The Commission will work with the NEB Network to agree on harmonised interpretation, and it will launch in 2011 an Impact Assessment to assess the proportionality of the current measures in the light of experience and the costs of the regulation for stakeholders, with a view to propose further measures on Air Passenger Rights (APR), including of a legislative nature, in 2012.

Lack of uniform enforcement through the EU

The 2010 Report concluded that problems with enforcement at EU level are due to the fact that, in many Member States, enforcement is not effective, proportionate and dissuasive enough to provide carriers with an economic incentive to comply with the Regulation. As a consequence, these national differences in the approach to enforcement risk of distorting competition in air transport.

In 2010 the Commission has encouraged several joint NEB actions against carriers to ensure the successful harmonised correction of any improper practice. NEBs have started carrying out new measures, like the monitoring both the information published by the carriers as well as letters sent to passengers in order to correct any wrong, misleading or incomplete information. This work is supported by structured contacts with carriers when non-compliance is suspected, and the use of official warnings to encourage compliance. Even if these warnings and NEB joint actions have improved enforcement at EU level, shortcomings which require further actions remain:

Differences in national laws and procedures

The 2010 Report analysed and explained the main reasons that make enforcement in most of Member States too complex, too slow or, in practice, inapplicable. These divergences in national legal frameworks, administrative systems and judicial procedures increase costs and legal uncertainty for both the aviation industry, which is heavily reliant on cross-border traffic for business, and passengers. Working with Member States to detect and overcome obstacles in national law hampering proper application of the Regulation –including, if necessary, the opening of infringement procedures- will improve enforcement at EU level.

Regulation 261/2004 is covered by the Regulation EC 2006/2004 (CPC Regulation)[21] to investigate and to enforce cross-border infringement on collective consumer interest. However, national authorities have not made use of these possibilities presented by the CPC Regulation in the past. Regulation 261/2004 provides for the appointment of its own national enforcement authorities which have to apply their national penalty schemes on both national and non-national operators working on their territory. This may have contributed to a limited use of the CPC Network in this sector. All options aiming at ensuring better enforcement of Regulation 261 at cross border level should be explored.

The Commission will work with relevant Member States to identify and overcome obstacles in national law hampering proper application and uniform enforcement of the Regulation, and will assess the opportunity to remove them by the opening of infringement procedures if necessary.

Lack of clear mandate and internal rules of the "NEB Network" Group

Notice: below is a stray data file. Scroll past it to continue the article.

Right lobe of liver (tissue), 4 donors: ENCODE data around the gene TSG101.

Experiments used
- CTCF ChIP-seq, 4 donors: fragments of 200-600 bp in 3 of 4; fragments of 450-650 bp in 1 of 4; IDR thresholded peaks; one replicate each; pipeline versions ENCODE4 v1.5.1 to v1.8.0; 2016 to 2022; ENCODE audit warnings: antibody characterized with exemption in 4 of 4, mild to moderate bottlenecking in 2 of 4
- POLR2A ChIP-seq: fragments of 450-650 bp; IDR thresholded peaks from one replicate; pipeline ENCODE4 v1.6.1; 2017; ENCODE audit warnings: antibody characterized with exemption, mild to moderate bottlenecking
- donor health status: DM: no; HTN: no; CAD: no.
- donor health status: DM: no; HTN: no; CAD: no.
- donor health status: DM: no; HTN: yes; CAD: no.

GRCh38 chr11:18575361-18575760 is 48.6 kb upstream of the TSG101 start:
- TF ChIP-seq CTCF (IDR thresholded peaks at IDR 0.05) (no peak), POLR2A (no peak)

Article 16 of the Regulation envisages enforcement at national level without establishing any tool to ensure the necessary harmonised, consistent and efficient application of the regulation at EU level. To overcome this shortcoming the Commission has encouraged NEBs to work as an informal group (the NEB Network) within which they may agree on enforcement matters. This experience has shown the benefits of ensuring that NEBs agree on a common interpretation of the Regulation and that coordinated enforcement measures are coordinated.

Experience has identified three main obstacles that currently prevent agreements reached within the NEB Network from being fully respected: the lack of adequate mandate defining the tasks allocated to it; the lack of officially appointed members with capacity to take decisions on behalf of their national administrations; and the lack of internal rules defining, notably, the effects of its decisions and how they are adopted. This can be achieved by setting up mechanisms designed to ensure that agreements on the application of the law within the current NEB Network are honoured by all Member States. This network of enforcement authorities will cover the various EU regulations on APR, by adapting the appointed members to the regulations under discussion, notably, Regulations 261/2004, 1107/2006[22] or 889/2002[23].

The Commission will implement a mandate and internal working rules for the existing NEB network -which will cover the various APR regulations- to improve their coordination at an appropriate level and to facilitate the adoption of common and relevant decisions on the interpretation and enforcement of the Regulation, including further clarification on extraordinary circumstances and on a reasonable and proportionate right to care.

Lack of carriers' provision of information on their procedures to comply with the Regulation

In order to operate carriers are not obliged, either under EU law or national law, to have a certified APR contingency plan. This means that a NEB has to be extremely proactive and judge how each carrier interprets and fulfils their obligations under the Regulation on the basis of the information they receive from indirect sources. The lack of obligation to inform NEBs in advance of the procedures in place to comply with the Regulation unnecessarily complicates the NEB's task of preventing unfair practices. This may be improved by better coordination at national level between the licensing authority and the NEB, and by increased cooperation with all relevant stakeholders An expert group will be set up to provide opinions to the Commission on all APR legislation.